Fact Check

Facebook to Make All Private Messages Viewable by Public

Will Facebook soon make all inbox messages publicly viewable to promote honesty?

Published Dec. 18, 2014


Claim:   Facebook will soon make all private inbox messages publicly viewable to promote honesty among users.


Example:   [Collected via e-mail, December 2014]

I saw this and I was wondering if it really is true and if there is a way to keep info from getting public. I used it for some very private
financial info and to help grieving people. I don't want that made public... What should I do?


Origins:   On 17 December 2014, Empire News published an article titled "Facebook to Make All Private Messages Viewable by Public — The Reason Why Will Shock You!" The article understandably caused some panic among Facebook users due to its claims that private inbox messages would soon become publicly viewable.

According to the article, Facebook founder Mark Zuckerberg confirmed the upcoming change in a since-deleted status update to his own Facebook page and stated the policy would affect all accounts retroactively, even if they had been deactivated:

"I have been getting a lot of questions about our new direct message policy, which will make messages viewable by the public. It is a policy that we are going to enact over the next couple of updates. We feel it is a good policy that will promote honesty, and it will be retroactive, so old messages will be visible until a week after you deactivate your Facebook account."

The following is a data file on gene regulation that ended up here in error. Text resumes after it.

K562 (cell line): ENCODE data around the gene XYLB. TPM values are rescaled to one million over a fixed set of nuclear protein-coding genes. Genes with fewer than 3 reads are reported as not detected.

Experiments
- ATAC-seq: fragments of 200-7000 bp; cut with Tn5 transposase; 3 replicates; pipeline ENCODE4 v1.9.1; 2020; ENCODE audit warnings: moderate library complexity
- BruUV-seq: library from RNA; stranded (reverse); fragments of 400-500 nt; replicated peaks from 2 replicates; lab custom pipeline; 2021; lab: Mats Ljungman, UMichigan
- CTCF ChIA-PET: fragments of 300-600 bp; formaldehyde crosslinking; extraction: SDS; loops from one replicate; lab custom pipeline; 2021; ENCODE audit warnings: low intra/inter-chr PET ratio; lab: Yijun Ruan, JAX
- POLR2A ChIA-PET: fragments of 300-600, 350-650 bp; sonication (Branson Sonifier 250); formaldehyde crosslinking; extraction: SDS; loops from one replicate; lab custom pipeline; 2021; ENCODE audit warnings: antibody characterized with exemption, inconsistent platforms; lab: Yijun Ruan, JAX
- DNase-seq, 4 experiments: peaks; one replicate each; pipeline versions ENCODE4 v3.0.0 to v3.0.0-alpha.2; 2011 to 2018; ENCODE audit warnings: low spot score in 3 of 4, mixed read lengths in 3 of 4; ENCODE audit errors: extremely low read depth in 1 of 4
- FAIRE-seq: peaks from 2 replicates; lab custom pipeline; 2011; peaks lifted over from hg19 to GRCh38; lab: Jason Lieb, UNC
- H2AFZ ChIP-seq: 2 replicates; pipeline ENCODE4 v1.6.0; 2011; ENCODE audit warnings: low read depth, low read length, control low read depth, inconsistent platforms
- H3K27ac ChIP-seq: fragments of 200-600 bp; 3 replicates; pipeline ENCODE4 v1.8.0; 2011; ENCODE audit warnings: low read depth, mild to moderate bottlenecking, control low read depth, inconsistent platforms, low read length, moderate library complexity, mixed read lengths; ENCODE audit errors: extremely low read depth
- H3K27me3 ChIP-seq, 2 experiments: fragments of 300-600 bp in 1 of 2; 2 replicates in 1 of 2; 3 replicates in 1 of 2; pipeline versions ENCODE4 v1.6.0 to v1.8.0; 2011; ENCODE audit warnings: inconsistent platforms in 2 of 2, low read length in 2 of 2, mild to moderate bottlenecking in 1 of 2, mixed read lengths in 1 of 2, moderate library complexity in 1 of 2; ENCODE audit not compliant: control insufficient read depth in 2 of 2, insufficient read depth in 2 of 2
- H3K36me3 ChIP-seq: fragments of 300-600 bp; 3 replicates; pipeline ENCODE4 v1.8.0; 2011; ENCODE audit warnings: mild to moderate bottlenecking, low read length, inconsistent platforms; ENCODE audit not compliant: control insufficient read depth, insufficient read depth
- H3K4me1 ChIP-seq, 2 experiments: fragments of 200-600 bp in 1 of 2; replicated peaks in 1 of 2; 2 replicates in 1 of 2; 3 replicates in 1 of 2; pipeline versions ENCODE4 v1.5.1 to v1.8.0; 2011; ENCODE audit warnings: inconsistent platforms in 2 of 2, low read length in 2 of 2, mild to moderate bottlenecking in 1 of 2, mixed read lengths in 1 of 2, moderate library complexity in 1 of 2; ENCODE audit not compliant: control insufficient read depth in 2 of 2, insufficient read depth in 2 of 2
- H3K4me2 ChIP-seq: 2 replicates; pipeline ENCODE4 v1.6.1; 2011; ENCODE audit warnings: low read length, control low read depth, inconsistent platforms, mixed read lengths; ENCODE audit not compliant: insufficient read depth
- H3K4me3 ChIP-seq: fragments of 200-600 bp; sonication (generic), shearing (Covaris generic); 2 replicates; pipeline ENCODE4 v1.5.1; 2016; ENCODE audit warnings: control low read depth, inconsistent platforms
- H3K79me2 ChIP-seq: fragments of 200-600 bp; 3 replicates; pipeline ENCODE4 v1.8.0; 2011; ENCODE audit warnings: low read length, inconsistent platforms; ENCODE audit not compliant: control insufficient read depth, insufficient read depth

An anonymous source at Facebook was able to confirm that, despite the post being taken down, Facebook is definitely including the 'public messages' feature into future updates. The source was also able to confirm the feature will publicize all messages sent over the life of the Facebook account.

The claim bore some resemblance to an earlier mistaken belief that Facebook private messages had been (for a time) made public, but Empire News is one of many fake news sites known for publishing entirely fabricated claims. Among prior yarns spun by the site are a story about welfare recipients being given free cars, a claim that the state of Colorado has legalized meth, and a widely-shared article about a pending "snowmageddon."

The site's disclaimer page notes Empire News "is a satirical and entertainment website."

Last updated:   18 December 2014

David Mikkelson founded the site now known as snopes.com back in 1994.